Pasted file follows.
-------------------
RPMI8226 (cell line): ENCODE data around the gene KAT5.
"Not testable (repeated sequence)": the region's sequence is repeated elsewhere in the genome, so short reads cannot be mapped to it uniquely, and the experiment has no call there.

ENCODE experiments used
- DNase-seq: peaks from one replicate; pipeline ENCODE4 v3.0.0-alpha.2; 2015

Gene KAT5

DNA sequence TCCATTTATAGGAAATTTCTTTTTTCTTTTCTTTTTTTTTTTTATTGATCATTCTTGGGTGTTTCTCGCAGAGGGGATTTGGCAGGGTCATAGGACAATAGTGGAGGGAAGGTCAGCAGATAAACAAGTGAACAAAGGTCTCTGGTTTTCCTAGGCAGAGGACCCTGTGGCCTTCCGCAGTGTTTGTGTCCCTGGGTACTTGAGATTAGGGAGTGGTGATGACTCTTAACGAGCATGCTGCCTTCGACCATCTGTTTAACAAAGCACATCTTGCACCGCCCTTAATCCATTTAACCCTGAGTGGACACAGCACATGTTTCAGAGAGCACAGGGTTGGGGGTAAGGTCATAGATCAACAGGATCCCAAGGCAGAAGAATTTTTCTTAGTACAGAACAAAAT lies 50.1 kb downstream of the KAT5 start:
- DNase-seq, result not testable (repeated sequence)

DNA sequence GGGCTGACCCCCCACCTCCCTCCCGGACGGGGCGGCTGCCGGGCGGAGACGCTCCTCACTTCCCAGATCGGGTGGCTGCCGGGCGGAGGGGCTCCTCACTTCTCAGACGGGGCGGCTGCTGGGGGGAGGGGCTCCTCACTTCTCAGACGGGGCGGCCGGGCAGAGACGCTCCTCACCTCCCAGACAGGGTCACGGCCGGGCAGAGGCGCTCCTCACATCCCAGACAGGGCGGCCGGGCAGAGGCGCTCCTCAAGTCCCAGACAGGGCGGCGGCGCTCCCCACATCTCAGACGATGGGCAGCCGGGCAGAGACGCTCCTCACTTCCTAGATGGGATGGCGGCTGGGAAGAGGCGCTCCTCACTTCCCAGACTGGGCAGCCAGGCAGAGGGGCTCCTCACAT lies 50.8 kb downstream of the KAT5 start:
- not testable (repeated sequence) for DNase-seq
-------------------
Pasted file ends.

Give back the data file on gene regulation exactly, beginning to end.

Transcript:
RPMI8226 (cell line): ENCODE data around the gene KAT5.
"Not testable (repeated sequence)": the region's sequence is repeated elsewhere in the genome, so short reads cannot be mapped to it uniquely, and the experiment has no call there.

ENCODE experiments used
- DNase-seq: peaks from one replicate; pipeline ENCODE4 v3.0.0-alpha.2; 2015

Gene KAT5

DNA sequence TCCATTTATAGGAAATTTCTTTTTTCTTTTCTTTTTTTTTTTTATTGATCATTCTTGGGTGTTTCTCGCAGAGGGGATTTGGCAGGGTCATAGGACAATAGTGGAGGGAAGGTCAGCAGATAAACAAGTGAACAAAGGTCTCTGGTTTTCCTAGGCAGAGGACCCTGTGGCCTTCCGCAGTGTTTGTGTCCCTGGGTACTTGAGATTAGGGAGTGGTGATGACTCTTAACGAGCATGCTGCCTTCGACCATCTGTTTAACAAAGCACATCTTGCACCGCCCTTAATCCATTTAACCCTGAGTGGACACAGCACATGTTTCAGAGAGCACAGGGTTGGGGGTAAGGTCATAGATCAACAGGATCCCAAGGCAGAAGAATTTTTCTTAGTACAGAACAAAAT lies 50.1 kb downstream of the KAT5 start:
- DNase-seq, result not testable (repeated sequence)

DNA sequence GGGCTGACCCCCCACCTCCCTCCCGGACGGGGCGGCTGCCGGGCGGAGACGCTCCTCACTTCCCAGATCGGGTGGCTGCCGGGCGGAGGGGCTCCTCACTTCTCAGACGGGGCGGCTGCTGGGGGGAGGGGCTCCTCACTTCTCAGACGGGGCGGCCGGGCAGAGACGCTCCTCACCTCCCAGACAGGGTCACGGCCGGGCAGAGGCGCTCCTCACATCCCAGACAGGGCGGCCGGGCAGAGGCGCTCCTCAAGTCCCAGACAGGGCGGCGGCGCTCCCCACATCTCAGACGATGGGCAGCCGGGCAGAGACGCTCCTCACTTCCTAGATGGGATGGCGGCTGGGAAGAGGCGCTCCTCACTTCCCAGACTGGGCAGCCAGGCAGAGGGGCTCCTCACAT lies 50.8 kb downstream of the KAT5 start:
- not testable (repeated sequence) for DNase-seq